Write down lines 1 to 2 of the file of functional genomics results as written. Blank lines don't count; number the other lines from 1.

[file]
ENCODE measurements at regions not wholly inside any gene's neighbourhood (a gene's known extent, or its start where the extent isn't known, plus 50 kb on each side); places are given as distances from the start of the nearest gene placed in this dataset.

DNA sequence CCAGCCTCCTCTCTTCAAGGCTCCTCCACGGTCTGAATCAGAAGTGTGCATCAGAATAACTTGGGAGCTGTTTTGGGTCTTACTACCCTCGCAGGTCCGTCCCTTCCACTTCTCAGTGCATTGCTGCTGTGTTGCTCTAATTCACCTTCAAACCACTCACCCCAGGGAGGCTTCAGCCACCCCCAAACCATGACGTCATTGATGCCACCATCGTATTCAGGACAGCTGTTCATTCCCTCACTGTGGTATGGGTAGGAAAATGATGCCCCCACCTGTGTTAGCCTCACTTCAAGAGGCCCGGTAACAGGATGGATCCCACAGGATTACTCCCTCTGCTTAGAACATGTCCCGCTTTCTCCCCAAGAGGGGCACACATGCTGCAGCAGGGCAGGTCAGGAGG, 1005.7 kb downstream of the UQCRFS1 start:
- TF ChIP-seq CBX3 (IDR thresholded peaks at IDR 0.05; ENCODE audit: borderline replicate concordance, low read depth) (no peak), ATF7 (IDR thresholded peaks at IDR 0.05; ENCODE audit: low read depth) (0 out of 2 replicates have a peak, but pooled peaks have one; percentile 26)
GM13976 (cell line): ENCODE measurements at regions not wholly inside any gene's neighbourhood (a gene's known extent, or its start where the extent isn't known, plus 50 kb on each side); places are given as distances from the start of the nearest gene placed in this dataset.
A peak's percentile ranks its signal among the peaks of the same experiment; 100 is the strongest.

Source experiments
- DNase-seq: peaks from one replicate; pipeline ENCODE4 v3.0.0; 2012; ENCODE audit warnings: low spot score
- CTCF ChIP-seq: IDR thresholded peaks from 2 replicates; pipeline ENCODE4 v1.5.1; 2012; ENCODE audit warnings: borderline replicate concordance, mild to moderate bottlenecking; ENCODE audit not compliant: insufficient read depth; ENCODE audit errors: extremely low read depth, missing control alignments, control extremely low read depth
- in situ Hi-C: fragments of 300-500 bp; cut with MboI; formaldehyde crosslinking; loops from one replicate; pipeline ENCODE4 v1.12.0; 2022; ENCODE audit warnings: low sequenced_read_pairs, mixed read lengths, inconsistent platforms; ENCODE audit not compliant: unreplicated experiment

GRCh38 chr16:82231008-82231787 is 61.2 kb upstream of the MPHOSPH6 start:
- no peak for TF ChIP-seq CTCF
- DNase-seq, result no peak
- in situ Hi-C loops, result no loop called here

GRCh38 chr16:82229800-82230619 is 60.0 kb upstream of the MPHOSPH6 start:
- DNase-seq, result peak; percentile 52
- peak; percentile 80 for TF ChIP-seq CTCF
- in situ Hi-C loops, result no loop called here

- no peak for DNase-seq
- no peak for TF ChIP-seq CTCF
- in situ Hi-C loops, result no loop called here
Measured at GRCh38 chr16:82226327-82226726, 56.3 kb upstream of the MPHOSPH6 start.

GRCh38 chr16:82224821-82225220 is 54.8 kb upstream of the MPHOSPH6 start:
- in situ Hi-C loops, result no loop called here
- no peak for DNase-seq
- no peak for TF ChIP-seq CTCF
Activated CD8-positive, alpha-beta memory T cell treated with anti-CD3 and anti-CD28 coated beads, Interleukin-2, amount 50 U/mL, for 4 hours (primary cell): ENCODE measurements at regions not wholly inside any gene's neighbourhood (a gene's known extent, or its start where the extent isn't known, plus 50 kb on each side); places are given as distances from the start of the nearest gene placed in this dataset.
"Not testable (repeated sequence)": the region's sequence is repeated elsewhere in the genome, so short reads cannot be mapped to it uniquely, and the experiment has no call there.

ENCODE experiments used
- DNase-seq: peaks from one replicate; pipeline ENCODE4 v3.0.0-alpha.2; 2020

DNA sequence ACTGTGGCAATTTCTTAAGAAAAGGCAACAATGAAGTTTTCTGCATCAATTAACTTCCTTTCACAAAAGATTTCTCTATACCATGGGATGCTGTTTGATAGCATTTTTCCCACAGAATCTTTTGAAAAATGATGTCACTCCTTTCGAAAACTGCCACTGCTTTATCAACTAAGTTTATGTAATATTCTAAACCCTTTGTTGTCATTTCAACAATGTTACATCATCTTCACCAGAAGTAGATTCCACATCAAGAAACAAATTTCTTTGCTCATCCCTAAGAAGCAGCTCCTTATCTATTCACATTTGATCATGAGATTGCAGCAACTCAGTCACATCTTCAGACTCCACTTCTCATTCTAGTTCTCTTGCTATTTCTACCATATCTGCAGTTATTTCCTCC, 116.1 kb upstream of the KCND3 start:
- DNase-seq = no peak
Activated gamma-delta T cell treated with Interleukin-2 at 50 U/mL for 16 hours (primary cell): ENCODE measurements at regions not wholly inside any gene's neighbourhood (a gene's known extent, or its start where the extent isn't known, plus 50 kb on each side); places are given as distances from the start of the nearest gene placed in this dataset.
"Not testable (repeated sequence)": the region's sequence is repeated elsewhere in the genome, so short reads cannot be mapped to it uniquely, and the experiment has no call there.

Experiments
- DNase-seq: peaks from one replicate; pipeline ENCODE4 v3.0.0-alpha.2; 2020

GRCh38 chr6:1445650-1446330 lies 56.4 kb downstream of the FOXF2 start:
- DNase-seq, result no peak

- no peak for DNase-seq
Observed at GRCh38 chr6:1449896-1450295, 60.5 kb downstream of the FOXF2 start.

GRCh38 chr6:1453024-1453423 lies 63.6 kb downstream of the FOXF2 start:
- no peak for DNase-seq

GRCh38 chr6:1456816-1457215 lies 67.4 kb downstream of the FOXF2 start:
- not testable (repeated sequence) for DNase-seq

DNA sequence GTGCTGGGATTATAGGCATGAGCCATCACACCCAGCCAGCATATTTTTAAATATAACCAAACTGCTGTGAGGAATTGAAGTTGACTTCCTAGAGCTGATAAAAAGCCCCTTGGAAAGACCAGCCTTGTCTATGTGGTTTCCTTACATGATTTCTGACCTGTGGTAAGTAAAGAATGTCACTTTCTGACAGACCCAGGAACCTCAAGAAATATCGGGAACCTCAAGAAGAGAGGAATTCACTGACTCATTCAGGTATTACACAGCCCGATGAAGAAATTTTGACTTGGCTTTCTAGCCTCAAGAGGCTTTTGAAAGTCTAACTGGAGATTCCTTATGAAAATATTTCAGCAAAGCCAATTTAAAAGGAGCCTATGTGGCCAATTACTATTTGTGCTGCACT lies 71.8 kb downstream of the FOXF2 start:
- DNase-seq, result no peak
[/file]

ENCODE measurements at regions not wholly inside any gene's neighbourhood (a gene's known extent, or its start where the extent isn't known, plus 50 kb on each side); places are given as distances from the start of the nearest gene placed in this dataset.

DNA sequence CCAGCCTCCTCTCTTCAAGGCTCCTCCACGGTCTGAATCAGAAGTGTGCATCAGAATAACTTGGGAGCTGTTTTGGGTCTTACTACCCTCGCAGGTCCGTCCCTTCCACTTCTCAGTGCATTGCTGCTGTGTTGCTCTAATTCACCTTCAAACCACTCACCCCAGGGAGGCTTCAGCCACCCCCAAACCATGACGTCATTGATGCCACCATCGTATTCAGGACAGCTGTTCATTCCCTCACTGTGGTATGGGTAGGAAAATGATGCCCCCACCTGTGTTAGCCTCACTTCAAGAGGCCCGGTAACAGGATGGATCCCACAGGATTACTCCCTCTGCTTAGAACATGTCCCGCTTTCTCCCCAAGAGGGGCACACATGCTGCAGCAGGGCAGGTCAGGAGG, 1005.7 kb downstream of the UQCRFS1 start: